UHS stated its IT network was entirely offline due to an unspecified cybersecurity issue. "We implement extensive IT security protocols and are working diligently with our IT security partners to restore IT operations as quickly as possible. In the meantime, our facilities are using their established back-up processes including offline documentation methods."

UHS insists patient care continues to be delivered and "no patient or employee data appears to have been accessed, copied or otherwise compromised."


A newcomer to the list, KryptoCibule was discovered by ESET researchers in early September. ESET reported the previously undocumented trojan spreads through malicious torrents and uses multiple tricks to exfiltrate as much cryptocurrency as possible while remaining undetected.

Currently, KryptoCibule campaigns primarily focus on targets in the Czech Republic and Slovakia. According to researchers, the malware is a triple threat in regard to cryptocurrency: it uses a victim’s resources to mine coins, tries to hijack transactions by replacing wallet addresses, exfiltrates cryptocurrency-related files - all while deploying multiple techniques to avoid detection. The malware also makes extensive use of the TOR network and BitTorrent protocol for communication.

“The malware, as written, employs some legitimate software. Some, such as Tor and the Transmission torrent client, are bundled with the installer; others are downloaded at runtime, including Apache httpd and the Buru SFTP server,” says Matthieu Faou, ESET Researcher who uncovered the new malware family.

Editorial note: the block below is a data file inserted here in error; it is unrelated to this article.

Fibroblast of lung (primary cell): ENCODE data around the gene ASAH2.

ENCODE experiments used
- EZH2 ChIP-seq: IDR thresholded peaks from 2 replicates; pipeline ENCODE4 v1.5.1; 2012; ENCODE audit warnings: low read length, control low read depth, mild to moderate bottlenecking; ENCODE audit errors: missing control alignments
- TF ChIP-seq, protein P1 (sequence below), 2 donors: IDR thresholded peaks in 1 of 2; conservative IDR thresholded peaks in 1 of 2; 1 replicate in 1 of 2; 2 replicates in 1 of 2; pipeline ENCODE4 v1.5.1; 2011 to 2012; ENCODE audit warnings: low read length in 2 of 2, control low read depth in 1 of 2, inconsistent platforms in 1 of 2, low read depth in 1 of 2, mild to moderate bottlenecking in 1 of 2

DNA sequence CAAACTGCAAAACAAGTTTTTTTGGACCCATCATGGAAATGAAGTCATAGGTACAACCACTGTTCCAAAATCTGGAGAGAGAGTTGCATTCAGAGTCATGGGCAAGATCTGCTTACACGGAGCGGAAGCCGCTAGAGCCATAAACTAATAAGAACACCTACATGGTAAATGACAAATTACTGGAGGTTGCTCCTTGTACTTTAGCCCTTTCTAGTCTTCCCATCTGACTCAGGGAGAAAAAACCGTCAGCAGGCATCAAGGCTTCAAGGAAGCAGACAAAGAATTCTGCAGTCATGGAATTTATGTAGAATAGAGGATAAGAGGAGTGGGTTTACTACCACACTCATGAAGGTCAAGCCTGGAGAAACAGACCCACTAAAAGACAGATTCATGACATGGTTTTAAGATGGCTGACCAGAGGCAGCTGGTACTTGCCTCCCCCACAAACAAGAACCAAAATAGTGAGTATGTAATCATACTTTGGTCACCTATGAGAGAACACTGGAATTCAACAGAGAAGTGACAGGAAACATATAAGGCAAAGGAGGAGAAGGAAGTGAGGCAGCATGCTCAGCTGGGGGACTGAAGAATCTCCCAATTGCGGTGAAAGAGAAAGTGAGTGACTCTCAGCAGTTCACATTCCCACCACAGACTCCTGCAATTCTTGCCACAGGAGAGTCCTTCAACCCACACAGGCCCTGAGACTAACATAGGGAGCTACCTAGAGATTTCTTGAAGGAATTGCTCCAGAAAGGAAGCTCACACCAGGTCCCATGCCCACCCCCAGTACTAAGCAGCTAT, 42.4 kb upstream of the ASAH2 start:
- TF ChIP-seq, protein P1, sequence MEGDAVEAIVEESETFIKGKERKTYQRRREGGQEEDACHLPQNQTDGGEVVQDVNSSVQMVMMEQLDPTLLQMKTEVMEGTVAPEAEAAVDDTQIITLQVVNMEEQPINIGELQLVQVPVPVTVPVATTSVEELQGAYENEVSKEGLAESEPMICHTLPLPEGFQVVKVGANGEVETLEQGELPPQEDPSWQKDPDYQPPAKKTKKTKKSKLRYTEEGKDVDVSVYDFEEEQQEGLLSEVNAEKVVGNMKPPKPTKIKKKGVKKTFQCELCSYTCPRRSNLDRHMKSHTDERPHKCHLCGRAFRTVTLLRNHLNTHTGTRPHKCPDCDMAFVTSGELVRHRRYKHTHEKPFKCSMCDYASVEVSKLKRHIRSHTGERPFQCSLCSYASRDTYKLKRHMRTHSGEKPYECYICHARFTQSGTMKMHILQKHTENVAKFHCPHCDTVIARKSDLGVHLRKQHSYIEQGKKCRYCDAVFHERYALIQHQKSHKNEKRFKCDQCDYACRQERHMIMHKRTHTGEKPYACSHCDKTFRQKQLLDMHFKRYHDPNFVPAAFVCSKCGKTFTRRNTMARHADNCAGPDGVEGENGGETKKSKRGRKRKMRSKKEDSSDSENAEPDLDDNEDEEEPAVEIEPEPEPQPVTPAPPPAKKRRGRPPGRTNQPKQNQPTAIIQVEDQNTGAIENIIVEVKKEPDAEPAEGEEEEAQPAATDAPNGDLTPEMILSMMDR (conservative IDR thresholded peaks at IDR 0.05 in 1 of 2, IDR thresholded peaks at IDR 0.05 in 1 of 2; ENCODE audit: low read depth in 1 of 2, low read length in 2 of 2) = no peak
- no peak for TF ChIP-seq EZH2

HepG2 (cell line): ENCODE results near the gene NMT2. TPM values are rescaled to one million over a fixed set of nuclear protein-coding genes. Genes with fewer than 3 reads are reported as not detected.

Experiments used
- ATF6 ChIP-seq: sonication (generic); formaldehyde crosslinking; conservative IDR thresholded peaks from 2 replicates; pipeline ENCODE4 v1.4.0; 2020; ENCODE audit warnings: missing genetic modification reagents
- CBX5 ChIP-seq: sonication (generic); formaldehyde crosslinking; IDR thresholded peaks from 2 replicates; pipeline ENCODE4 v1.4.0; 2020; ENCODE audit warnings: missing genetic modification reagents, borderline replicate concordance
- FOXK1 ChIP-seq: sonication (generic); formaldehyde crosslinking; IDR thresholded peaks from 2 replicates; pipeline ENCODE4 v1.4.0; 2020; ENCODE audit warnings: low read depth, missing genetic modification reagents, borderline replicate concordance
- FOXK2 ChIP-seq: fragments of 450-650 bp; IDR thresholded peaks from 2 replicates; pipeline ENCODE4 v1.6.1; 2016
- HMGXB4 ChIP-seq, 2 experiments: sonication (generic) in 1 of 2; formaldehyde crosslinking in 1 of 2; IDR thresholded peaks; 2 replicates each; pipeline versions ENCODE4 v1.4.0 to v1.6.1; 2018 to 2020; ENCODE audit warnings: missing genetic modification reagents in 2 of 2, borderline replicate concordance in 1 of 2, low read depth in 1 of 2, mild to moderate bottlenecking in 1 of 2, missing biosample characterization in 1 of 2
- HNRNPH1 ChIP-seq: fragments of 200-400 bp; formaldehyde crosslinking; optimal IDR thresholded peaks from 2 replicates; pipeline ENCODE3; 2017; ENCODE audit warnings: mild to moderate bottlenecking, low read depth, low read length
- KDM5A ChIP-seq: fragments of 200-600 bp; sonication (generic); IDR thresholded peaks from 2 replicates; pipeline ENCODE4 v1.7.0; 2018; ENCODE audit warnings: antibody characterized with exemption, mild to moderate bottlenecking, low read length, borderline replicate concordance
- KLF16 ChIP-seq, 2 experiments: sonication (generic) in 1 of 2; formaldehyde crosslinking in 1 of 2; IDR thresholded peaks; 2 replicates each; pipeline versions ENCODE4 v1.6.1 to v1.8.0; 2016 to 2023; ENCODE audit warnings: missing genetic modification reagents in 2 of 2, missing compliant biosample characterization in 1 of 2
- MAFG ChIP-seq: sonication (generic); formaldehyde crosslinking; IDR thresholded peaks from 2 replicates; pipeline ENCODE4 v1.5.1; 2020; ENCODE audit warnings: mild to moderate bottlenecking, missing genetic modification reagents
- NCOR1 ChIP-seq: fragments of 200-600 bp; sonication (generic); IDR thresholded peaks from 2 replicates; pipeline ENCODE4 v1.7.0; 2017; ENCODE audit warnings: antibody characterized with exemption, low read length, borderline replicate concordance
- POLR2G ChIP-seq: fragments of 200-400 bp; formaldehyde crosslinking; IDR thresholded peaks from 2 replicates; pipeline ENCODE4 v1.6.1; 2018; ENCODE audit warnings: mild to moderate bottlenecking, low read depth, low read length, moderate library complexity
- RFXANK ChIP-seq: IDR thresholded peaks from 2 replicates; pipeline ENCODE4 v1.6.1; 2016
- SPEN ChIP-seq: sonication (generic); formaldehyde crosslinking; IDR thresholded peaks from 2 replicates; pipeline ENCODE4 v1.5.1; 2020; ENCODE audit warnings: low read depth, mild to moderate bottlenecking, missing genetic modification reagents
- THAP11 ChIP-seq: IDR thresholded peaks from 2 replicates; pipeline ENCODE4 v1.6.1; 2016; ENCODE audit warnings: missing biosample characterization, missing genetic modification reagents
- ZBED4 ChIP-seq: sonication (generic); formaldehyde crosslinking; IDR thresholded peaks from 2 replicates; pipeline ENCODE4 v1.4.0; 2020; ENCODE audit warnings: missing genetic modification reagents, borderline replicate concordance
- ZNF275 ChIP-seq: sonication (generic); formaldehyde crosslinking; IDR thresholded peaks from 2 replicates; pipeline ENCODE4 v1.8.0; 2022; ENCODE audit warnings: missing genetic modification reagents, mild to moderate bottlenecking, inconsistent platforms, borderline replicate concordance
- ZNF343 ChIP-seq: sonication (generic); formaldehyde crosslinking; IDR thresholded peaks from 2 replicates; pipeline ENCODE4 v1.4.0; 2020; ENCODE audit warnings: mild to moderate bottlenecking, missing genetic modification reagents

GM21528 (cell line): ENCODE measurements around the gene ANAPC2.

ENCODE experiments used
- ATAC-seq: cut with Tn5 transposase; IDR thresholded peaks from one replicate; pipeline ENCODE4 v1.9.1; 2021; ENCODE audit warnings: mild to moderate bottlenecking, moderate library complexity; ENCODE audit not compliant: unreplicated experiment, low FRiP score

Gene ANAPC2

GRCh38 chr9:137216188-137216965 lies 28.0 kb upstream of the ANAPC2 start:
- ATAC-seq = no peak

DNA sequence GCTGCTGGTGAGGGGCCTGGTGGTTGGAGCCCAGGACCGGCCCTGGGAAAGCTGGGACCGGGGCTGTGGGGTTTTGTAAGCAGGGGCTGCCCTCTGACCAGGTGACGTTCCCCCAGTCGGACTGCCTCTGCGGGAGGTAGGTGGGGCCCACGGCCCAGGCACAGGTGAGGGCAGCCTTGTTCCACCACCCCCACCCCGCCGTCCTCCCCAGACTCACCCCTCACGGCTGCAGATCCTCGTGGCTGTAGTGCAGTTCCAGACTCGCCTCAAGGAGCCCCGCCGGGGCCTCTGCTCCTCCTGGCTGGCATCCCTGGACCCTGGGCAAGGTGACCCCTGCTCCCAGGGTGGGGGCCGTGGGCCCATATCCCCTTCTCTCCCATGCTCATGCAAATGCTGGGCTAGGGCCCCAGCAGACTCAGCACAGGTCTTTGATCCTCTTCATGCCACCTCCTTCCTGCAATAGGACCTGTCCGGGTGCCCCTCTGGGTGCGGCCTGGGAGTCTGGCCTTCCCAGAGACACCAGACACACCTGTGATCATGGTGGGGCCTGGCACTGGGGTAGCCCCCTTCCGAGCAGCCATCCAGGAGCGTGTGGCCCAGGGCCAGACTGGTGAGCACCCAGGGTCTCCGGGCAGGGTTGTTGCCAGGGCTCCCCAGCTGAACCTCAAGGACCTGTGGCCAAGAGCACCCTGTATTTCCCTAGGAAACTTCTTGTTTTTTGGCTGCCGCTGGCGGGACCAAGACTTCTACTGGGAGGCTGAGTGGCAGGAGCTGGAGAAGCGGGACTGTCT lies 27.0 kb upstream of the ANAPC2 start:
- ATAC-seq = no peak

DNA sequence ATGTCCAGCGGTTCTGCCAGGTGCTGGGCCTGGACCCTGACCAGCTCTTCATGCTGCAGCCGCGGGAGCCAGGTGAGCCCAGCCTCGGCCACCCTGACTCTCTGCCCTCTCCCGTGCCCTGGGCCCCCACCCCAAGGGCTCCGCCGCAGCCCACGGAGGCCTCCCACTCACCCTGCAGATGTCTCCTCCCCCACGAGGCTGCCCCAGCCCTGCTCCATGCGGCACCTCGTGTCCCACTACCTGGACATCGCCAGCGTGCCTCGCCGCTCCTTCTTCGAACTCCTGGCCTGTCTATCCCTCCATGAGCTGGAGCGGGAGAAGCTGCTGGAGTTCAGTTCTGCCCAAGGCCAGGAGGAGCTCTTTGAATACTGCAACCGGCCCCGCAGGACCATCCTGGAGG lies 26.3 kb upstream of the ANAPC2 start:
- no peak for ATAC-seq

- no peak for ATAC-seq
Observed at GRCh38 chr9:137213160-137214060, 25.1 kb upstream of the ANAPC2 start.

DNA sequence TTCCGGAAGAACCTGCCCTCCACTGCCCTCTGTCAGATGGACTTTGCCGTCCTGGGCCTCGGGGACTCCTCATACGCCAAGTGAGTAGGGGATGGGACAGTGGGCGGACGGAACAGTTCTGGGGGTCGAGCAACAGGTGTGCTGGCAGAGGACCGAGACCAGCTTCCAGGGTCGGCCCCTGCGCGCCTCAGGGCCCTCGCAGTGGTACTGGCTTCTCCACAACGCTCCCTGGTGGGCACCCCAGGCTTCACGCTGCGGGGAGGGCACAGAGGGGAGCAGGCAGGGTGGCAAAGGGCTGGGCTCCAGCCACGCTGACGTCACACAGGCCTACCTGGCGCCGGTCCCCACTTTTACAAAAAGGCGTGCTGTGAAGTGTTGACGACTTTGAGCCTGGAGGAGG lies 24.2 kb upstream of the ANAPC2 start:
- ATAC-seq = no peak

ESET researchers discovered yet another newcomer for September, CDRThief - the Linux-targeting code that can steal phone call metadata, likely for use in spy campaigns or VoIP fraud. To steal the metadata, the malware queries the internal MySQL databases used by the Softswitches.

According to ESET researchers, the malware was custom developed to attack the Linknat VOS2009 and VOS3000 softswitches, which run on standard Linux servers. The code is capable of retrieving private call metadata, including call-detail records (CDRs), which log the call times, duration, completion status, source number and destination number of phone calls flowing through a carrier’s network.

“We can say that the malware’s primary focus is on collecting data from the database,” said ESET researcher Anton Cherepanov. “Unlike other backdoors, Linux/CDRThief does not have support for shell command execution or exfiltrating specific files from the compromised softswitch’s disk. However, these functions could be introduced in an updated version.”

“The attackers demonstrate deep knowledge of the targeted platform, since the algorithm and encryption keys used are not documented,” Cherepanov included.

BlueVoyant is an analytics-driven cyber security company whose mission is to protect businesses of all sizes against agile and well-financed cyber attackers by providing unparalleled visibility, insight, and responsiveness. BlueVoyant provides advanced Threat Intelligence capabilities, Managed Security Service, and effective Incident Response.